I have four single mic Rycote windscreens that come from two (maybe three) different generations of design/construction. My two WS2 windscreens are very recent, and much sturdier in build than my two WS4 windscreens. There’s some field recording I’d like to do over the summer, but I have concerns about getting these windscreens safely out to some of the locations I want to hit. I want to be able to throw them in and out of a backpack quickly without concerns of deforming them…which is actually very possible with the older WS4s. So I thought I’d try out an idea I’ve had for a long time…build travel cases for them out of PVC materials.
One of the main reasons I haven’t done this before, is because of the tools that I would need to get it done. I figured I would at least need a large bore drill and a jigsaw to pull this off. I didn’t have any other pressing, or even hypothetical, projects that would require these tools, so investing in them just to build these felt like a waste of cash. Currently, I live in a town where the public library also has a tool lending service. Just walk in with a library card, fill out the safety release, and you have access to far more tools than I can store in my apartment.
Main impediment eliminated. Time to do some building.
I did some initial measurements and figured I would need at least 16.5 inches per WS4 and 13.5 inches per WS2 to provide a little clearance on each end, and that the tube would need to have a 5 inch interior diameter. I don’t have a Rode blimp, but…according to the measurements on the Rode website…a 5 inch diameter pipe should fit that as well. 5 inch diameter Schedule 40 PVC pipe is actually somewhat rare, a fact I didn’t realize until I started looking for a place to buy one. The only place I found that I could buy any at was PVC Fittings Online. They sell this size pipe in 5 foot sections, which…if you do the math with my above measurements…is just enough for my four windshields. This site also sells caps for the 5 inch pipe, which is something I wanted for the cases as well. Score!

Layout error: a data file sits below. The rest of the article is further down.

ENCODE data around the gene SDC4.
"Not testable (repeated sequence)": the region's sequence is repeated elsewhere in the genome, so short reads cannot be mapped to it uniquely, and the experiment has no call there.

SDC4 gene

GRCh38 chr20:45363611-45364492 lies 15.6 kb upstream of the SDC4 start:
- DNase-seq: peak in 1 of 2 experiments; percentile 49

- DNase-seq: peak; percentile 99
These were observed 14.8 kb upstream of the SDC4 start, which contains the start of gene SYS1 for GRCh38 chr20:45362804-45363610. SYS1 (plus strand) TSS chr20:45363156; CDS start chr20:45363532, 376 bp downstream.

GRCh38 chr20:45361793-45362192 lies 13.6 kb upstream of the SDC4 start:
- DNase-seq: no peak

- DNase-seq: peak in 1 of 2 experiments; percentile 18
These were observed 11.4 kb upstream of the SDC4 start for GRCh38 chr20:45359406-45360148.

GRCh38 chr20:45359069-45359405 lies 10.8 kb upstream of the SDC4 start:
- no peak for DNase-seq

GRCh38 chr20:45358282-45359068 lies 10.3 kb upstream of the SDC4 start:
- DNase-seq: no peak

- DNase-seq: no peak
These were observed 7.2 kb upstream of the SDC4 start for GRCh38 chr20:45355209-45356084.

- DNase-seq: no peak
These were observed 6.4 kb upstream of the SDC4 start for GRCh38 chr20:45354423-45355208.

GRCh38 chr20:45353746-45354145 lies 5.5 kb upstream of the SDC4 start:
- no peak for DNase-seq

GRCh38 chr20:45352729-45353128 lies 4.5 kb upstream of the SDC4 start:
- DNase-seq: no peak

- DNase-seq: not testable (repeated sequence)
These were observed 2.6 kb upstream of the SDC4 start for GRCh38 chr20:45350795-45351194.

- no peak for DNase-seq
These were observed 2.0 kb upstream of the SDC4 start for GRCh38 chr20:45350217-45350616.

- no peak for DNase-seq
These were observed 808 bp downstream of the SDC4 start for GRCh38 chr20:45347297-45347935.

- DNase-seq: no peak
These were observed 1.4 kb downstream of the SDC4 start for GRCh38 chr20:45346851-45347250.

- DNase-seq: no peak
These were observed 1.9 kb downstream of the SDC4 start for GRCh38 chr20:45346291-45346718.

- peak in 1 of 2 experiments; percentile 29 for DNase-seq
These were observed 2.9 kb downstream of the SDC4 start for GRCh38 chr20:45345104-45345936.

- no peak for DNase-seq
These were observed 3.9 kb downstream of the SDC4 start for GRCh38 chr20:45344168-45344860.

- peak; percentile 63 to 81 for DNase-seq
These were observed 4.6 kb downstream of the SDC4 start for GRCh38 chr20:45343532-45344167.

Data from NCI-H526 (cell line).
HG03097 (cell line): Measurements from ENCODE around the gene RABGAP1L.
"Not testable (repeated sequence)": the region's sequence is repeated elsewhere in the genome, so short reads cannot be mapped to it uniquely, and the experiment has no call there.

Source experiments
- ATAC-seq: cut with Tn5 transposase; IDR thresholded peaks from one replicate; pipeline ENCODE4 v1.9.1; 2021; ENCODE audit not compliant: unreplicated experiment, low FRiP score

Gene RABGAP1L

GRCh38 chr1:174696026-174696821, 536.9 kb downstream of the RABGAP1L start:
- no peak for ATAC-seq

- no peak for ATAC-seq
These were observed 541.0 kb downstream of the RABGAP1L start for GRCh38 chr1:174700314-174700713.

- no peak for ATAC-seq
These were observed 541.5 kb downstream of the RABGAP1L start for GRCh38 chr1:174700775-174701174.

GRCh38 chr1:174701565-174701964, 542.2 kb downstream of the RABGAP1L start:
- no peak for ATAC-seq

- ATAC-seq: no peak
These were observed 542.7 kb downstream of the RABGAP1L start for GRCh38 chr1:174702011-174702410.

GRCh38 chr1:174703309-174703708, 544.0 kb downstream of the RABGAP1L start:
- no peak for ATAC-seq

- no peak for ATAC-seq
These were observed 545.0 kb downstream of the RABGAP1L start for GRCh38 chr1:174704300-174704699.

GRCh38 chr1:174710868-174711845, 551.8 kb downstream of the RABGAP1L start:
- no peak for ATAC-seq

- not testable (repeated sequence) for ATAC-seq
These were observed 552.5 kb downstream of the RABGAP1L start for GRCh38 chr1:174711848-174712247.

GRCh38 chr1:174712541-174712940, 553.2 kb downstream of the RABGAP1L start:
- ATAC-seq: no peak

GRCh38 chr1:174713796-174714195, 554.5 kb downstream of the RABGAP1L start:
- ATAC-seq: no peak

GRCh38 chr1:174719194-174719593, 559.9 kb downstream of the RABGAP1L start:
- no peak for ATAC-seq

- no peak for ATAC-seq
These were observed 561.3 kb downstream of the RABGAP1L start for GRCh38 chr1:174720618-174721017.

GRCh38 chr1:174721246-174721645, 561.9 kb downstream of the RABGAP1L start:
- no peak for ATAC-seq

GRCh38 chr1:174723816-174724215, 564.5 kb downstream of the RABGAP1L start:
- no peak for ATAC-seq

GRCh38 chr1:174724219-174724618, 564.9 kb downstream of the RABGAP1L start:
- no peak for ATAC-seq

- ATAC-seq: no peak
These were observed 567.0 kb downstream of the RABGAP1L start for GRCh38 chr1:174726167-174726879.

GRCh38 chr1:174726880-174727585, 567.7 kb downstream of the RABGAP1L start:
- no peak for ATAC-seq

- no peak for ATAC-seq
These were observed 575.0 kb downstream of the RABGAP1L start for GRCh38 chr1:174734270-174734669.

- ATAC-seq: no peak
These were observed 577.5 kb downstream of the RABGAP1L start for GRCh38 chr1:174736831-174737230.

The pipe and eight caps I purchased cost me $121.67 (after $34.63 in shipping costs). Additional materials for the project that I purchased was a half yard sheet of 1 inch thick heavy duty foam (purchased in person at JoAnn Fabric for about $7), and a small bottle of clear PVC cement from Home Depot for $5. I also used some all-purpose glue (think Elmer’s/school glue) and sand paper; both of which I already owned. So I was able to build my 4 cases for just under $140 (if you add in the cost of the glue and sand paper I already owned), which averages out to just $35/case.
So how did I build these out of the raw materials?
Once all the materials arrived, I had to get the tools from the library. I picked up a large bore drill and a high speed steel 3/4″ drill bit. [note: do not use a standard wood bit for drilling the PVC, use high speed steel or oxide bits only.] I also got a Sawzall, because they did not have a jigsaw available. I think a jigsaw would be safer for this type of project, but the Sawzall worked fairly well. [note: use a wood cutting or general purpose blade for cutting PVC, do not use a metal cutting blade…the teeth are too small.] I also have a Wen Rotary tool that I picked up for another project. If you know what a Dremel tool is, it’s the same thing…just significantly cheaper. I picked this up for about $21 off of Amazon. As I was going through the build, I realized that I probably could have done the whole thing with just the rotary tool. It would have been more difficult, but it could definitely work if you don’t have access to the other tools and don’t want to spend the money on them.
The first thing I did was re-measure my blimps, and measure the depth of the caps to calculate where I should cut the pipe.
It turns out that the caps were providing the extra clearance that I wanted for the foam. That meant I could cut the pipe to exactly the length of the blimps. So a pipe that was originally just barely long enough, now had some wiggle room.
I used a tape measure and pencil to marked the blimp length on the pipe (rounding up to the nearest 1/2 inch mark for safety); marking multiple points around the circumference.